My best friend had her first baby—a precious baby boy— right at the beginning of the pandemic, right before we all truly grasped in what ways this season would shake all of our lives.

She got her nine months of sweetly growing belly pictures, prenatal appointments with her partner and without a mask, maternity pictures with a photographer allowed to come closer than six feet. She got her baby shower with her friends, the freedom to run to Target to buy one more swaddle, the late nights Googling the 'best nursing tank top' instead of 'signs and symptoms of covid.'

Essentially, she got the pregnancy she wanted, the one most women dream of, and then it all came to a full stop.

The moment she left the hospital, she was thrust into her home. Isolated, alone and postpartum. Experiencing all of the highs and lows that new mamas feel, but without the support system so many of us had when we had our babies.

As I think back on those weeks and months, that equally hard and desperately lovely newborn season, my heart breaks for my best friend. My heart breaks for all of the mamas bravely having their babies right now, only to turn around and have to do the newborn phase alone.

Mamas, I know you want to show off your baby, you deserve to do so—and you're allowed to be so frustrated that you can't.

Mamas, I know you want to sneak out for brunch with your partner, just to remember that you still are that couple you were before that little one showed up—and I'm so sorry that you can't.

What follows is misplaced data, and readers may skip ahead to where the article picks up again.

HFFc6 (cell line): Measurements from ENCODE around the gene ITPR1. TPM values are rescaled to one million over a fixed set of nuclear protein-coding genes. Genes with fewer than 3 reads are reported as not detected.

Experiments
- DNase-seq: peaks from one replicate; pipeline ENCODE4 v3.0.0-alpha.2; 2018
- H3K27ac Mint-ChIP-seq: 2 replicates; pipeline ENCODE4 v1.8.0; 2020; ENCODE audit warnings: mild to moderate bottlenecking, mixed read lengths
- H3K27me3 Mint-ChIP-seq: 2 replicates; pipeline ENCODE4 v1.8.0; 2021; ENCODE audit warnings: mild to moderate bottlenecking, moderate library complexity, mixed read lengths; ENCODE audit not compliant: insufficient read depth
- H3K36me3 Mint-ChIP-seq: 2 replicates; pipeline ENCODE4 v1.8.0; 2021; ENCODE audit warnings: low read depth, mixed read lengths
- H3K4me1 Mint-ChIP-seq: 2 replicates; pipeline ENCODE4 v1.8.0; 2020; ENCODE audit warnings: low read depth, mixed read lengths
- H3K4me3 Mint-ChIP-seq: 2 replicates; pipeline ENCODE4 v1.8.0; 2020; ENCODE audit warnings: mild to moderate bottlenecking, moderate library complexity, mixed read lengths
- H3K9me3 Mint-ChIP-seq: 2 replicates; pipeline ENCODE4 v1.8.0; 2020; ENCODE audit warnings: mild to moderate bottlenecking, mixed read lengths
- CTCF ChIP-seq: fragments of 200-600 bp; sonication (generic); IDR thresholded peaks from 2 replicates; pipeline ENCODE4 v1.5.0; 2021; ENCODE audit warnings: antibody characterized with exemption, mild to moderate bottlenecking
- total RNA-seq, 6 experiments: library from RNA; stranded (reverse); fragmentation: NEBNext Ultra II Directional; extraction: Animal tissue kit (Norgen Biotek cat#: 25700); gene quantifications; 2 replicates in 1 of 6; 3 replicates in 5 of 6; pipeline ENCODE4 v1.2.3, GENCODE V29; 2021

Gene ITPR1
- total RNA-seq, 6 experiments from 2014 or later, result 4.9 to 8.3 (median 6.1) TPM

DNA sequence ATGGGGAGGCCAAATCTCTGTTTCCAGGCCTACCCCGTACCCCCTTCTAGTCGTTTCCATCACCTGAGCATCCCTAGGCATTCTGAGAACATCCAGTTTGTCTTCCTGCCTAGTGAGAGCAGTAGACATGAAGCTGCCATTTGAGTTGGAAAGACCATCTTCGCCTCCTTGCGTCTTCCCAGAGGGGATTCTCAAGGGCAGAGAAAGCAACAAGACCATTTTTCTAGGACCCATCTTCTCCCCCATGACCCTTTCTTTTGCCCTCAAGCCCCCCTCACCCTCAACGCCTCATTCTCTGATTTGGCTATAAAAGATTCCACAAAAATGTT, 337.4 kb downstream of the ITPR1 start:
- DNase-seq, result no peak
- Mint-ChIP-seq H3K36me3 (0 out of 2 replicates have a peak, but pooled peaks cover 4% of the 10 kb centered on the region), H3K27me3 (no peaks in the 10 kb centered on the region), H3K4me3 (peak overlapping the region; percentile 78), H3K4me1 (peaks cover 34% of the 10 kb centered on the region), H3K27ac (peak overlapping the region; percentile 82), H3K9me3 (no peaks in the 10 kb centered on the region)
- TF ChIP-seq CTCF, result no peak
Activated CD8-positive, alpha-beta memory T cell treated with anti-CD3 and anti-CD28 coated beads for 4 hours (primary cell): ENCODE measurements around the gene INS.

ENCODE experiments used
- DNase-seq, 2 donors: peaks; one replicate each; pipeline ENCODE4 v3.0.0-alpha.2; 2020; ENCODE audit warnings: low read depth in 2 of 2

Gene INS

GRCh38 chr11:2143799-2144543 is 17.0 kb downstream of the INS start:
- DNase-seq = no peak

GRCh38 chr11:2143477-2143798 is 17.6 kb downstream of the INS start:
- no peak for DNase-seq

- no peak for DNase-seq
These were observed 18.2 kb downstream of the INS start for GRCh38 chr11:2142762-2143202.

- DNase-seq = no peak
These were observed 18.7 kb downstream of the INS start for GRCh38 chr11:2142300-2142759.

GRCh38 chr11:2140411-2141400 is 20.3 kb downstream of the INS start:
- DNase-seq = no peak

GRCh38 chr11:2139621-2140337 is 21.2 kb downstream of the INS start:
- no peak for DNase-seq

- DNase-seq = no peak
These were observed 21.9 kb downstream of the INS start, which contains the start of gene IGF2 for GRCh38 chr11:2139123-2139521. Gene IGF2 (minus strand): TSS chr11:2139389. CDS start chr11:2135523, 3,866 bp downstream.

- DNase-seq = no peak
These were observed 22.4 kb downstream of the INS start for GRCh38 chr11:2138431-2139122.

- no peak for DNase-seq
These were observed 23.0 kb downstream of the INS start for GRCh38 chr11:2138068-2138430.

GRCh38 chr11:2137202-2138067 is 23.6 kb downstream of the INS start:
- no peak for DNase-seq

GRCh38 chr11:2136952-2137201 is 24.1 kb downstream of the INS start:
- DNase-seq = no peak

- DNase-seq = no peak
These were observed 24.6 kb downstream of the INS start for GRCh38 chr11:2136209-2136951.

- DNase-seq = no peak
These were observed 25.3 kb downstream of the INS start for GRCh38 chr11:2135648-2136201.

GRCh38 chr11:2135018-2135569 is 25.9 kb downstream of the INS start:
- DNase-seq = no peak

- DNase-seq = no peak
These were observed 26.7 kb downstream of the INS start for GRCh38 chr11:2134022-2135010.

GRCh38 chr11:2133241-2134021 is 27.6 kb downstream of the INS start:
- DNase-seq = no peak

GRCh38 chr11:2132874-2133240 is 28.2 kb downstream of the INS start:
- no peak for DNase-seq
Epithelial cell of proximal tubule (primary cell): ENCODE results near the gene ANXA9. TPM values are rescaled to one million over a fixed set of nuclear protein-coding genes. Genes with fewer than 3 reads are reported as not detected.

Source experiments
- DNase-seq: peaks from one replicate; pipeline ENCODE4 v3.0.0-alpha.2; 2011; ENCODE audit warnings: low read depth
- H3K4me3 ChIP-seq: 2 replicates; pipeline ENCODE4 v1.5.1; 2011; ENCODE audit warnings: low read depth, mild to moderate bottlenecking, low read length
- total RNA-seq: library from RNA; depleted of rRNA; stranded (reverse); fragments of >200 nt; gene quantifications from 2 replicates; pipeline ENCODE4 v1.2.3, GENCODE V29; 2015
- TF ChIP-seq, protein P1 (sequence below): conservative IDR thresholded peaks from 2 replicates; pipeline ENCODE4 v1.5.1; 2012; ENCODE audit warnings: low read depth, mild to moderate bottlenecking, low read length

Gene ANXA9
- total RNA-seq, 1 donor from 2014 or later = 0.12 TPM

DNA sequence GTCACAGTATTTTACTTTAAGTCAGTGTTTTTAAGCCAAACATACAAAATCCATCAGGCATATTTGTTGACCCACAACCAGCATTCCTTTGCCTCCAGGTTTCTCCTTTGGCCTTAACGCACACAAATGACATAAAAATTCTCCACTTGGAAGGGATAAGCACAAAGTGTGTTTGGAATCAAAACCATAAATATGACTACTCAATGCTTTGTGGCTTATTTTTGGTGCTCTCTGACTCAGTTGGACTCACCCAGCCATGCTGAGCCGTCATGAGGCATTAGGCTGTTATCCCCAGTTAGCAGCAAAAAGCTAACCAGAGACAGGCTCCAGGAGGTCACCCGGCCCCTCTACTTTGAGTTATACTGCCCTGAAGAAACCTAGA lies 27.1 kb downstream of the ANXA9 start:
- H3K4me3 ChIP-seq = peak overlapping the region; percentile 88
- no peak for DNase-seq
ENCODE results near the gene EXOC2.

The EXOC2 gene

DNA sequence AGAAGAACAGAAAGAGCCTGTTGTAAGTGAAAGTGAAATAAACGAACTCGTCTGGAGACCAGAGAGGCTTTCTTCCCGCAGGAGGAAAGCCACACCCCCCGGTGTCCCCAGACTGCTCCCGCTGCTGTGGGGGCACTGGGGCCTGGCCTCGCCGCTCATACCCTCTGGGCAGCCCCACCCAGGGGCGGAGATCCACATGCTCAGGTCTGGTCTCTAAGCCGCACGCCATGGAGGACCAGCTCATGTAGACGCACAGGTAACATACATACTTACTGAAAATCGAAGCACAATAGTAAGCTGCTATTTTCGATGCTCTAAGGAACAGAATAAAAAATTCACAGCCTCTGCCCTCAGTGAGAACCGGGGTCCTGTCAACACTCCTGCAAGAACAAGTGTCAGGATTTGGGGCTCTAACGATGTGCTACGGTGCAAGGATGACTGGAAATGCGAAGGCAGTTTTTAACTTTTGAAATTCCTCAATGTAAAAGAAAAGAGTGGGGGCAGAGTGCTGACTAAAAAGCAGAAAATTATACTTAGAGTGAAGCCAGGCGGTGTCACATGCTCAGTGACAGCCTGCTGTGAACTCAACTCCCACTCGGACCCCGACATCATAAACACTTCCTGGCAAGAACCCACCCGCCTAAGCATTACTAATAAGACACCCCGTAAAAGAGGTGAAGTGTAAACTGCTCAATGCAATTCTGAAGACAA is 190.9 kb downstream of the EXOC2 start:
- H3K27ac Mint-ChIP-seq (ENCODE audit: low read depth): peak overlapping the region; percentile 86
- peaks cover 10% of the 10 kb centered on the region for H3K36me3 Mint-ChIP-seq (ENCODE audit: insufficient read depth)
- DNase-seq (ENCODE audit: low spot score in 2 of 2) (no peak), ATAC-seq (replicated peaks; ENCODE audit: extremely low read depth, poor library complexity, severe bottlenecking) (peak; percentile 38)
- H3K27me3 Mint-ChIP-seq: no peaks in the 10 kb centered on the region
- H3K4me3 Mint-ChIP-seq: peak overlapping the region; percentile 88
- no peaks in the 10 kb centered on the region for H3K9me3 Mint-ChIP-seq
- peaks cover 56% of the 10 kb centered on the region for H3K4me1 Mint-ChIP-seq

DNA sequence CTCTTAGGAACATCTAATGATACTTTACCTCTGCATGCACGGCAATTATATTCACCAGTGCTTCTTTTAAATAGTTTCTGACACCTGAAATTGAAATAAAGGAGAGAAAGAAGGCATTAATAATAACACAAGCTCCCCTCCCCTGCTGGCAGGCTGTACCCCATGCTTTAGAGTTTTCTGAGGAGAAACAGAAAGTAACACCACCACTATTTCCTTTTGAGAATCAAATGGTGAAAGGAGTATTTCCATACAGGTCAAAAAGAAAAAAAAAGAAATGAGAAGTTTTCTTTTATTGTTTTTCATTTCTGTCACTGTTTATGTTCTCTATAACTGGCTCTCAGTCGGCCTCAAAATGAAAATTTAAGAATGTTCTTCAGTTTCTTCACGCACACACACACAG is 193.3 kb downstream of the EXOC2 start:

Mamas, I know that for nine months you were carrying this bright new life and joy and hope, and now you've been forced into the strange, foreign and occasionally lonely and forgotten place of those exhausting postpartum weeks—and I'm so sad you have to walk them alone.

Mamas, I know you'd love fresh lactation cookies or a homecooked meal—and you're allowed to be grateful for the takeout everyone sends while you still long for lasagna or a casserole.

Mamas, I know you want to sneak out for a pedicure or a coffee, just to show the world that there's still a woman, a you in there, even while you embrace the new mamahood you now own—and I'm so sorry you don't have those ways to go take care of you.

Mamas, I know you feel awkward and uncomfortable in your new mama skin—and I'm so sad you can't sit with the girlfriends who can look at you and tell you "we know and you're going to feel okay again."

Mamas, I know you long for family and legacy to wrap their arms around you, to remind you of who you are and who loves that baby—and I'm so sorry that you can't be loved like that, in the ways you need, right now.

To my best friend, to all the mamas walking into the newborn postpartum season: You were strong and brave to get this far. I know you felt all of us cheering for you. But now, in these weeks and months, I want you to know that we're still cheering for you.

We still see you. We still want to love you in all the ways we can. You're allowed to grieve the things you aren't getting in this newborn postpartum stage of life. You're allowed to be frustrated that this doesn't look anything like you thought it would. We are here for you. And we are desperate to hold your beautiful baby.